My mom is making be nice to white people.

I remember the ‘mom takeover’ of Facebook. 2010-2012, our mom’s found Facebook and figured out how to make themselves a profile. No longer were we free on the innanets. Our mother’s were watching. Many of us took to our statuses in protest proclaiming “NO MOM’S ALLOWED” but it was too late. Moms, Aunties, Pastors, Church Mothas and Deacons are on “The Facebook” so now we have to watch what we say. But this post isn’t about that tragedy. (Thank God for Twitter)

My mom (Lisa) and I entertain my friends and hers on Facebook with our banter. The ladies at church be waiting to see what Lisa and I are going to say daily. It’s all fun and games on the newsfeed, but privately, Lisa WILL correct me. If she has an opinion about something I’ve posted she’ll tell me within 7 seconds of me posting it. (Ain’t you supposed to be at work?!) Most of the time, she’s right. I usually won’t argue and I’ll delete what I’ve said. Sometimes, I’ll argue my case and hit her with a meme of somebody sleeping or of Nene Leaks saying ‘Girl Bye’.

The latest corrections cset it offame last week when I posted a couple of articles and made some comments about white people. The first article was about Raju the Elephant who was rescued from captivity in India by wild life conservationists. I said something ignant like ‘white people will go get an Elephant from India but stay silent about Trayvon Martin or Oscar Grant”. The second article (the next day) was entitled “It’s Time to End the Prejudice Against Pitbulls” I said something along the lines of “White people will fight for Pitbulls but lock the car door when I walk by”.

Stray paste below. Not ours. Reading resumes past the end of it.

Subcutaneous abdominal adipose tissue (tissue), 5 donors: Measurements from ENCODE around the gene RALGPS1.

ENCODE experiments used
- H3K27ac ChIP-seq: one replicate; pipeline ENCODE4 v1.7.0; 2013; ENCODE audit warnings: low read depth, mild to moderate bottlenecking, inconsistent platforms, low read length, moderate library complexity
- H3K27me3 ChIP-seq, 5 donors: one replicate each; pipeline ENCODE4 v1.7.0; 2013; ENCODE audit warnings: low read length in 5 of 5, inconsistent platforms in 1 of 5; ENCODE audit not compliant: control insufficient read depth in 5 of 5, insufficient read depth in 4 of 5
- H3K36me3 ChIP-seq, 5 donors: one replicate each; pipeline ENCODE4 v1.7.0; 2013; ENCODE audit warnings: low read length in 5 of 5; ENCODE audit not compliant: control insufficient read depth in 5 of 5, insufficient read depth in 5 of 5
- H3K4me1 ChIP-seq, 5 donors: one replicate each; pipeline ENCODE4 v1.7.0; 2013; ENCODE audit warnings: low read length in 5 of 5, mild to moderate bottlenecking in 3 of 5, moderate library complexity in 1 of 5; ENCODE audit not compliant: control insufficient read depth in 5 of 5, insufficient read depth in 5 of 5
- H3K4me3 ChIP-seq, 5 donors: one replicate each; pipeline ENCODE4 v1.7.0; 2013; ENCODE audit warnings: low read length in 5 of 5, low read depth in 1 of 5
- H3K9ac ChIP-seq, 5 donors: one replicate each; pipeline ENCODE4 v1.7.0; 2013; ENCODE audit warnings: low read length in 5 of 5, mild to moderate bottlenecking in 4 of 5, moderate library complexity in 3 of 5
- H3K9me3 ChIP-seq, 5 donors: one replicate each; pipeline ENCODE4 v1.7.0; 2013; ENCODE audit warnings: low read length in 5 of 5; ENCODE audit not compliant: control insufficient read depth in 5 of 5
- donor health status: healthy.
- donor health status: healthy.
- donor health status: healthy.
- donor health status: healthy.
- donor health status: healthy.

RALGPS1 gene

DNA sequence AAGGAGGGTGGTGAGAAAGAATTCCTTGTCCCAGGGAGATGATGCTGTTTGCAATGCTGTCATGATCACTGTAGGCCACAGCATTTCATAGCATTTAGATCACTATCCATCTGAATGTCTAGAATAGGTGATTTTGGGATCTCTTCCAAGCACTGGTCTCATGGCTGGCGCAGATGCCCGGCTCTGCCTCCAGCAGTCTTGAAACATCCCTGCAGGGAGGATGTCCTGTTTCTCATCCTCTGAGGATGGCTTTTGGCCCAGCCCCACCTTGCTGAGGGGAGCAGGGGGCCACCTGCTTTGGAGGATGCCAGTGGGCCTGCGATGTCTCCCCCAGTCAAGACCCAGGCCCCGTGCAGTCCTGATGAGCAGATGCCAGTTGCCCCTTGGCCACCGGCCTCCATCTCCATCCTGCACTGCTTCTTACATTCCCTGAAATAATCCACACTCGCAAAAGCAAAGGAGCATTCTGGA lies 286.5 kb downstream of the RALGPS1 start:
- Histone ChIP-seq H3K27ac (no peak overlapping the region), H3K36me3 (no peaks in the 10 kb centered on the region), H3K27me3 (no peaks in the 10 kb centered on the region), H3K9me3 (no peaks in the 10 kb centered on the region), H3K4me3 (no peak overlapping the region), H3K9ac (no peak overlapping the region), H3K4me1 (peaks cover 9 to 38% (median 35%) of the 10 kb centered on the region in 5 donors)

Lisa was in my inbox about my comments. She argued that what I was saying was true, but offensive. I wasn’t trying to hear it. If what I was saying was true, why should I be careful about what I say or how I say it?nene

The next day, my friend Jessye texted me. Jessye is white.  We met in undergrad and were fast friends. I consider her not only one of my best friends but my sister as well. I love me some Jessye. The fact that we’re two different colors never ever mattered. She done fell in love with an Australian and is trying to move to the Outback. I’m currently trying to talk her out of it. Do yall know what Jessye said to me? She said “I see your posts on Facebook. Do you still love me?”

My heart went to my stomach. The fact that something I said on social media made Jessye question my love for her definitely made me rethink my posts. I want to encourage conversations about race and make space for change. But what I DON’T want to do is hurt one of my best friends. In our conversation, Jessye said the constant posts about white people make her not even want to get on Facebook anymore.

I enjoy getting a rise out of people. I’ll even go as far as to say that I enjoy making people mad. In the words of Sophia Petrillo, it tickles me. Words have power, I’ve abused that power at times. SOME white people do some things I don’t understand. But talking about them in a negative way on Facebook has the potential to hurt some white people that I love and it doesn’t create a safe space for conversations about race.

I’m always talking about the love of Christ, right? If it doesn’t make me as loving and sensitive to my white brothers and sisters as much as my black brothers and sisters, I’m a hypocrite and not practicing what I preach. My cousin who’s wife is white is STILL not speaking to me about something I said on Facebook years ago. Words are powerful.

I’m going to be a LITTLE more careful about what I say and how I say it. #ILoveWhitePeople is my new hashtag. LOL

Thanks Jessye. Mark, I’m sorry.




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